Three years ago Alejandra completed a Bachelor of Arts degree in Psychology. She knew she wanted to be involved in “work with a social conscience,” so after many months of searching for a job, and debating the pros and cons of working within the HIV community, she accepted a position as the first Latina Peer Advocate for a small, metropolitan AIDS Service Organization. As a peer advocate, Alejandra provides treatment and referral information, and emotional support to HIV+ women in her community. Recognizing that each woman she talks with has a different set of needs, Alejandra first focuses on identifying the needs of her clients, and second, determines how she can help. Alejandra’s goal is to move each of her clients from one end of the spectrum to the other – from passive to proactive – teaching them to advocate for themselves.
Alejandra accompanies her clients to various medical appointments, assisting with translation (most of her clients only speak Spanish), and helping them remember to ask certain questions. She also arranges social gatherings, such as retreats and picnics, for her clients who are interested in meeting other HIV+ women. In addition to performing individual outreach and advocacy for the ASO, Alejandra is a member of the Latina Initiative Task Force of the greater metropolitan area and co-facilitates a weekly support group for Latinas living with HIV disease.
Alejandra believes that most individuals infected with HIV are in one way or another guarded about disclosing their HIV status, and finds this to be true among Latinas. It is therefore very difficult for Alejandra to reach out to those women who probably need her services most of all. She is constantly wondering about the best outreach methods and thinks it may just be a matter of being at the right place at the right time. But, where is the right place? When is the right time?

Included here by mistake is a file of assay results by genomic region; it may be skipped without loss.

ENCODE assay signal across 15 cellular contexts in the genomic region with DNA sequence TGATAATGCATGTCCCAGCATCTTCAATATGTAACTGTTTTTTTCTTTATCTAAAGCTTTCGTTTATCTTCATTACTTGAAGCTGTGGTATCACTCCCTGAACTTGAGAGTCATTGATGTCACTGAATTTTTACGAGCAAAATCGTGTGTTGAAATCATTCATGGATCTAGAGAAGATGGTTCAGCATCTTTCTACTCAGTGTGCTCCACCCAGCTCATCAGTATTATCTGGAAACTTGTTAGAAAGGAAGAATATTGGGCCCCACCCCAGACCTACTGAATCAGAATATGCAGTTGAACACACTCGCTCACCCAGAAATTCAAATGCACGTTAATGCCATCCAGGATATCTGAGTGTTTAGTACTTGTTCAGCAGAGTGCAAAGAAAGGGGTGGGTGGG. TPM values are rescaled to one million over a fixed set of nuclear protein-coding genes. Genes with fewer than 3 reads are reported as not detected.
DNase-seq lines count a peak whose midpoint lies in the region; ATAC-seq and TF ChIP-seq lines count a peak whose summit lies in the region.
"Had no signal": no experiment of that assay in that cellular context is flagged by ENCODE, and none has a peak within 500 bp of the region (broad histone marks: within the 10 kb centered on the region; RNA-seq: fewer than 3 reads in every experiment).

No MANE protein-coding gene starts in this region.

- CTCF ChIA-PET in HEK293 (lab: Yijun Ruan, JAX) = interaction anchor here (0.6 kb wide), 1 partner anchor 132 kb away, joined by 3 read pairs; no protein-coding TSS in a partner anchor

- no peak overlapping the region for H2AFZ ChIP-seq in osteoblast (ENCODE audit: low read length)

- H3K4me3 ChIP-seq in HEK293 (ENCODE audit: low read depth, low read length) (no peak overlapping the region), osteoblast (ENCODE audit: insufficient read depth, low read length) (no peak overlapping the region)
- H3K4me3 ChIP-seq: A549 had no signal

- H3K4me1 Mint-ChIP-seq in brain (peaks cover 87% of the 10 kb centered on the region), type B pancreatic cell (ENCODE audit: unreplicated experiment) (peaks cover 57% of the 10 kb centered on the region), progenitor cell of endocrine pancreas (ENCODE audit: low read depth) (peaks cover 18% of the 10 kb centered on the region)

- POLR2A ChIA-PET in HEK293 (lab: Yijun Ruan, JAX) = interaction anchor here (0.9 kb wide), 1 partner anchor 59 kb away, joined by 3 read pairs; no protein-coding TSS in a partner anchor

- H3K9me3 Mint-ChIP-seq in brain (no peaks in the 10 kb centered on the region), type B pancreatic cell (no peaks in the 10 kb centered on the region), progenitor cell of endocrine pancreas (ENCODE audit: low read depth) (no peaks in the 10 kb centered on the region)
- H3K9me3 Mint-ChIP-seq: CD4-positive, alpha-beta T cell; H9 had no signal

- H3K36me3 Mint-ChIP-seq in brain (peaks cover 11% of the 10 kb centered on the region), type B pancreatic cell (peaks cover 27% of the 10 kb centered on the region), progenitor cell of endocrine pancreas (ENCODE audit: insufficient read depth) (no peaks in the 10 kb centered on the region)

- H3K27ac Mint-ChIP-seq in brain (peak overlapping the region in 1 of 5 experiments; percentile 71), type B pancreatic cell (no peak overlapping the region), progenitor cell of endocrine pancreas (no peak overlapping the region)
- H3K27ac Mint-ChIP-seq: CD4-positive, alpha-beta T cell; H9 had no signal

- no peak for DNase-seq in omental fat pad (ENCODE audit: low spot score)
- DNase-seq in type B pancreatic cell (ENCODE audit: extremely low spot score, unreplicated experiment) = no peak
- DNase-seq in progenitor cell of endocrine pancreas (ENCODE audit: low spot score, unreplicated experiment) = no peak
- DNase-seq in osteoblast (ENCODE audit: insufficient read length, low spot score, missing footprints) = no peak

Diagnosed with HIV in 1992, Alejandra understands the fears of disclosure – rejection from your family, friends and community – yet she struggles to truly understand why some women choose death over disclosure. Alejandra believes when you open up, you get a lot of support. The greatest reward of her job is when she sees women growing out of stigma to live a normal life. Alejandra is pleased with her decision to work as a peer advocate when she talks with a woman whose previous expressions of fear and doubt have turned to frequent smiles and a sense of pride.
Alejandra faces her own obstacles in her personal and professional life. Before becoming a peer advocate, she was skeptical of individuals working in the community who are HIV negative. She has since overcome her skepticism and has learned to accept and trust those who are HIV negative as caring and compassionate members of her professional community. In 1996, Alejandra watched her partner die of AIDS. And now she is constantly reminded of her own mortality. But having death more present has made Alejandra focus on living well; “whatever I try to do, I do it with more meaning.”
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